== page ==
Question about Jeep Grand Cherokee
Not an issue with the turn signals or heater, so it has to be the reverse light circuit somewhere. I have tried taking the bulbs out completely, and unplugging the reverse sensor from the tranny, and still blows fuse as soon as car is put into reverse. I have also taken the center console out and unplugged the connecter there, but still blowing fuses (even 30A's) Need some help as this is the girlfriend's car and we can't really afford to take it to a shop.
Posted by Anonymous on
# 20 fuse ? Which fuse box , underhood or inside passenger compartment ? Does the vehicle have heated seat ? Which engine , 4.0 l or 4.7 l ? Gas or diesel ? Does it have temperature valve actuator .
Posted on Jun 16, 2017
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Posted on Jan 02, 2017
You've probably solved your problem by now but if not, you really need to buy a cheap digital multimeter. It will help you in this kind of situation and others.
Connecting it between the output side of the fuse for that circuit and ground can let you start pulling connectors until the low resistance causing the blown fuses goes away.
Experience with this kind of troubleshooting helps so you may be a little uncertain at first.
They can be had at auto-parts stores, Radio Shack, or if you are lucky enough to have a Harbor Freight tool store near you, they often have the things for $3 and while not exactly precision instruments, they are adequate for most anything one can do at home.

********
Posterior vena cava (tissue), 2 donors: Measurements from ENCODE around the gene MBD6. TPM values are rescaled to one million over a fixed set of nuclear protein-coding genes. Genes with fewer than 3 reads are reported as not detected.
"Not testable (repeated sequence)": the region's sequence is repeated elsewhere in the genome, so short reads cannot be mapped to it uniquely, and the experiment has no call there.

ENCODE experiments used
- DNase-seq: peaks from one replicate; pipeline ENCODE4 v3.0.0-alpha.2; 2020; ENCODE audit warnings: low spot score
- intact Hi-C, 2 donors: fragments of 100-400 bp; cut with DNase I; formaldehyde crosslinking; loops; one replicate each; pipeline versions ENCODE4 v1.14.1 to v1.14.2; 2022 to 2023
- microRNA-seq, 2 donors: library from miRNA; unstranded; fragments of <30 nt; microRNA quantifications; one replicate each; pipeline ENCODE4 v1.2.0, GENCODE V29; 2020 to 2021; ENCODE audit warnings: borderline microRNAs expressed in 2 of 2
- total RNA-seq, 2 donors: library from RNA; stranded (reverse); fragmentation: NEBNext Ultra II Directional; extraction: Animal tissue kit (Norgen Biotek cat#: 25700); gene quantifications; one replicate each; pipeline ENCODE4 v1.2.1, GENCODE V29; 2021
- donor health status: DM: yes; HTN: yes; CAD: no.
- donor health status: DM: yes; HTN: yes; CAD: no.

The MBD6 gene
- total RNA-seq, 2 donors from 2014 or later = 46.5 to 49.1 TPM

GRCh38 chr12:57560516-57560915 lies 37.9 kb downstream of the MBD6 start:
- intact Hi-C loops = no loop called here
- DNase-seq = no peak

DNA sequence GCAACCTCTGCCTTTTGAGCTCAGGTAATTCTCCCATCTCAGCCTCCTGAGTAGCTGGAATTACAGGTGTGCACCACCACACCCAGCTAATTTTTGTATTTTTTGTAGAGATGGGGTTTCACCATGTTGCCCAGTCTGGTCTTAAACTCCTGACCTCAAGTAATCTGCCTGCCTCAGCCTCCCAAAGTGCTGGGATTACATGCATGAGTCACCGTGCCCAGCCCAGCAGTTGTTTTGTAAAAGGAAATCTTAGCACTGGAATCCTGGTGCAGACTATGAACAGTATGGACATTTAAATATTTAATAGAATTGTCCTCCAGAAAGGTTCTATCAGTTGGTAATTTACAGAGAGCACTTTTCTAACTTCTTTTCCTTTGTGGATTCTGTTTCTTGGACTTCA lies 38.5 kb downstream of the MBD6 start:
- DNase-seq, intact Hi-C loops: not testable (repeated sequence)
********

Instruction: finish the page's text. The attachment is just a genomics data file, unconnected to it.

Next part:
Posted on Jul 21, 2008
SOURCE: alternator fuse blows
Kevin, chances are that when the new alternator was put on. The wires were put too close to something either hot or that it can rub on. If you do not find that this is the problem then return the alternator to the store and have it tested for internal problems. Bad Alternator can do this. Good luck
Posted on Jan 04, 2009
Your fan seems to be drawing way too much current, common with fan motors of all kinds when they are going bad. It will still blow, but hot wires and blown fuses in the normal circuit indicate you have an excessive load in the circuit. Fan motors create this condition regularly, but are often ignored since they are "still blowing."
Here's a cheap, easy way to test my theory:
Try a new fuse, the proper amperage, but leave the blower motor unplugged at the blower itself. That will tell you in a few rides if the blower was the culprit. (Which it most likely is.) I bet your #20 fuse will stop blowing and no more smoking pink wires! Hope this helps. Remember, blower motors are cheap, traffic tickets and dash fires are not. The blower motor draw is the logical thing wrong with this picture. Good LUCK! TT
Posted on Jan 28, 2009
It looks like the wire circuit for the wiper motor is touching the car body when shaken so the only thing you can do is shake the wires and terminals yourself while engine is running then maybe you can pinpoint where the earthing is.
Posted on May 08, 2009
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